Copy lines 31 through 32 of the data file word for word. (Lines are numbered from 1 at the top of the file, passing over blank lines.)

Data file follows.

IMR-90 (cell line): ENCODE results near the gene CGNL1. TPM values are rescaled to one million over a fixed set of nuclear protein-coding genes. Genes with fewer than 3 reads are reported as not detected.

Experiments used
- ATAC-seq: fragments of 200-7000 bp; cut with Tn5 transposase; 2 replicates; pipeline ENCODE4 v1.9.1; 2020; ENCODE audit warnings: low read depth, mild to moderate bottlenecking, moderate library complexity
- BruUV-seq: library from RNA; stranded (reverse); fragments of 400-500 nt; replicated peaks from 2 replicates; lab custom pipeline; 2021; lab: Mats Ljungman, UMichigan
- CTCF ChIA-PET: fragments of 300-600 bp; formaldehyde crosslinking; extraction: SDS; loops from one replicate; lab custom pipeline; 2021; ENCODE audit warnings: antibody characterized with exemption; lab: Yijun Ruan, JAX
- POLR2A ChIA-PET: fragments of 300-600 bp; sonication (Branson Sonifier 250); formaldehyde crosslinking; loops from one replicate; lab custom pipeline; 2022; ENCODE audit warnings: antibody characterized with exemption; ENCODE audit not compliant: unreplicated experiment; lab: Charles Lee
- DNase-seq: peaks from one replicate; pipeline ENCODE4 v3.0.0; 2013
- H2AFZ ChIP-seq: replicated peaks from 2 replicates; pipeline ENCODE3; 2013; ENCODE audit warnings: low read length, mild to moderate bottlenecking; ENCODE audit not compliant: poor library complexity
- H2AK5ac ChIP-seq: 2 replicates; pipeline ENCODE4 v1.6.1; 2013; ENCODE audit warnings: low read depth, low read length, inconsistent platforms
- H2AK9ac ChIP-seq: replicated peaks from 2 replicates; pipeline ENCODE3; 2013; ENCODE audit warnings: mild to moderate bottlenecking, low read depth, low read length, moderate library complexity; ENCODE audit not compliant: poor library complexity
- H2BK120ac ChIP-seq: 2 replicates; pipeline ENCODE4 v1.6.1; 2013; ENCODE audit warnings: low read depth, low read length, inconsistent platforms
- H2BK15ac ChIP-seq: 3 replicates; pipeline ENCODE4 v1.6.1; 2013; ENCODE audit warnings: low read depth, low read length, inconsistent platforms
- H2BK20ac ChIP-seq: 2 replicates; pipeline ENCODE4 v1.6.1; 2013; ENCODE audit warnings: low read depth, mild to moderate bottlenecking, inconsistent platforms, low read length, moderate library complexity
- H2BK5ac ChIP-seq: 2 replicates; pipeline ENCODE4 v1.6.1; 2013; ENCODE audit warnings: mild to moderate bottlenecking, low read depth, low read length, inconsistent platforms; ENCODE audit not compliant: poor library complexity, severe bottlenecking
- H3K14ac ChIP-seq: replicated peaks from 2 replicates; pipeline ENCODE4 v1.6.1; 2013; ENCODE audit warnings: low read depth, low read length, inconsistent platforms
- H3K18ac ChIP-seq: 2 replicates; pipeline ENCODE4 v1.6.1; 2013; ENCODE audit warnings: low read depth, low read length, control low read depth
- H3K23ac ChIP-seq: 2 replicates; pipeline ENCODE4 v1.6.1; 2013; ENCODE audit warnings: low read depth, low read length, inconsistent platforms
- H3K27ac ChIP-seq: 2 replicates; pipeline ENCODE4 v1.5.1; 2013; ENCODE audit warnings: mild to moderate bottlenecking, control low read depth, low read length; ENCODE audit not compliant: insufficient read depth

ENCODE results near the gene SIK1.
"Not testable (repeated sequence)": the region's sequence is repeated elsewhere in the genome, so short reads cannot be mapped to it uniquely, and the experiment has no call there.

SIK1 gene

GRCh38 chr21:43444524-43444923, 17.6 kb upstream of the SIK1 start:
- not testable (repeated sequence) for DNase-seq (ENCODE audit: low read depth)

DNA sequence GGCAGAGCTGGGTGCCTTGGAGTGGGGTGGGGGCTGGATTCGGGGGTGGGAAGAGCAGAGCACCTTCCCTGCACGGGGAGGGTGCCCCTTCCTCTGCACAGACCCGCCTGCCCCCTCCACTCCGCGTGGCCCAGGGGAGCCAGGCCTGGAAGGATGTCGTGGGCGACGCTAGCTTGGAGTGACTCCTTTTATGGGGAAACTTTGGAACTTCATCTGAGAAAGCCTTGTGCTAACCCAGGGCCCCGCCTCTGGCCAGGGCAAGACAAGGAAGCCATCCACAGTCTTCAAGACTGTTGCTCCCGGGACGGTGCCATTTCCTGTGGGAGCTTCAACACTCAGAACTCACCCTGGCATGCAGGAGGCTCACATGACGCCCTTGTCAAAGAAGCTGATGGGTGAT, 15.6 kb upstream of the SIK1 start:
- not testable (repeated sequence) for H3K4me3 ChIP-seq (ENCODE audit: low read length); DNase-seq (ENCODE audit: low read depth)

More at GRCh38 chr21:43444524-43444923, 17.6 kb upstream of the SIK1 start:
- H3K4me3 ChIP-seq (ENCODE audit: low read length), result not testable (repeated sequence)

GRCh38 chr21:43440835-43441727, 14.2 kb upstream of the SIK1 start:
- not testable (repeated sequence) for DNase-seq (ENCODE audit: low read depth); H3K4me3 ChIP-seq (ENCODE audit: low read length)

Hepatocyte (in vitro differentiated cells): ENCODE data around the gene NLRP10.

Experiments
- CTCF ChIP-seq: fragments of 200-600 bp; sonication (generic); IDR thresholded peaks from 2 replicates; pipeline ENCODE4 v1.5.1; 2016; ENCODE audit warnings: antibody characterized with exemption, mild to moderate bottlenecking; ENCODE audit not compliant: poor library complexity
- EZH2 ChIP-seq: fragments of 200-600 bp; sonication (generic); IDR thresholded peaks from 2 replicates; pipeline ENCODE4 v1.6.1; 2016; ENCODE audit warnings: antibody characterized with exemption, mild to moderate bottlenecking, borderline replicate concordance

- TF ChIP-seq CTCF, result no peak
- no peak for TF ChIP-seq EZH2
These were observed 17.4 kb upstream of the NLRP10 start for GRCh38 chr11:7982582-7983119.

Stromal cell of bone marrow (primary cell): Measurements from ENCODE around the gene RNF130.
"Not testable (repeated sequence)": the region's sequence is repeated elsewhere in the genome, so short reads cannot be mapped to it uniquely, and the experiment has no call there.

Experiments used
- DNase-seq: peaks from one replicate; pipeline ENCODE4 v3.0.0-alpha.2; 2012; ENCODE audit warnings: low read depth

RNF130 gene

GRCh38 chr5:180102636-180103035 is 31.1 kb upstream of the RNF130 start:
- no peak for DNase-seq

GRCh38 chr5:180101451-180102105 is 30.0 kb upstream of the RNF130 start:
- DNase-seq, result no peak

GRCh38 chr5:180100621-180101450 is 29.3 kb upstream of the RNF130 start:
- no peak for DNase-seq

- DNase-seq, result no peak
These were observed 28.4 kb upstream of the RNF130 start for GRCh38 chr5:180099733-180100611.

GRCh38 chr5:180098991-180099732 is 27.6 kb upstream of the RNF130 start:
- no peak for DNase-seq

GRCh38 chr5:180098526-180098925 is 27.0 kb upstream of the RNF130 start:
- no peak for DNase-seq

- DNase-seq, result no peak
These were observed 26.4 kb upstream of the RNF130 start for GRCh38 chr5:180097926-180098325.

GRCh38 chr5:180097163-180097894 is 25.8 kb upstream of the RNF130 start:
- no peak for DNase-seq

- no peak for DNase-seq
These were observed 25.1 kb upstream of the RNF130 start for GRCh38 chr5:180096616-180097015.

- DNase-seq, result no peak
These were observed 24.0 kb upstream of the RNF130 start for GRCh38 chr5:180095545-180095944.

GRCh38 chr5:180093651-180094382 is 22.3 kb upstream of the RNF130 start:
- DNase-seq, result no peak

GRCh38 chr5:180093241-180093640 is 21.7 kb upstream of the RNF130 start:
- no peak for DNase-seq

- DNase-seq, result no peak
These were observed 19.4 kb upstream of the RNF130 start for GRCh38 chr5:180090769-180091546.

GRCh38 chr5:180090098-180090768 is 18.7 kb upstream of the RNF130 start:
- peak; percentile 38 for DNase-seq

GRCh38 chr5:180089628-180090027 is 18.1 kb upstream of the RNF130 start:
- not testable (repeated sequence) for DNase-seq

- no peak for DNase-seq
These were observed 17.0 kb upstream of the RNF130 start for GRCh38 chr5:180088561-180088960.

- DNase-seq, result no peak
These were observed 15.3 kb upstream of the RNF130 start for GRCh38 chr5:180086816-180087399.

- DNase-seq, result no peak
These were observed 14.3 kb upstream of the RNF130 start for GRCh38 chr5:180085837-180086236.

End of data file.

Experiments
- CTCF ChIP-seq: fragments of 200-600 bp; sonication (generic); IDR thresholded peaks from 2 replicates; pipeline ENCODE4 v1.5.1; 2016; ENCODE audit warnings: antibody characterized with exemption, mild to moderate bottlenecking; ENCODE audit not compliant: poor library complexity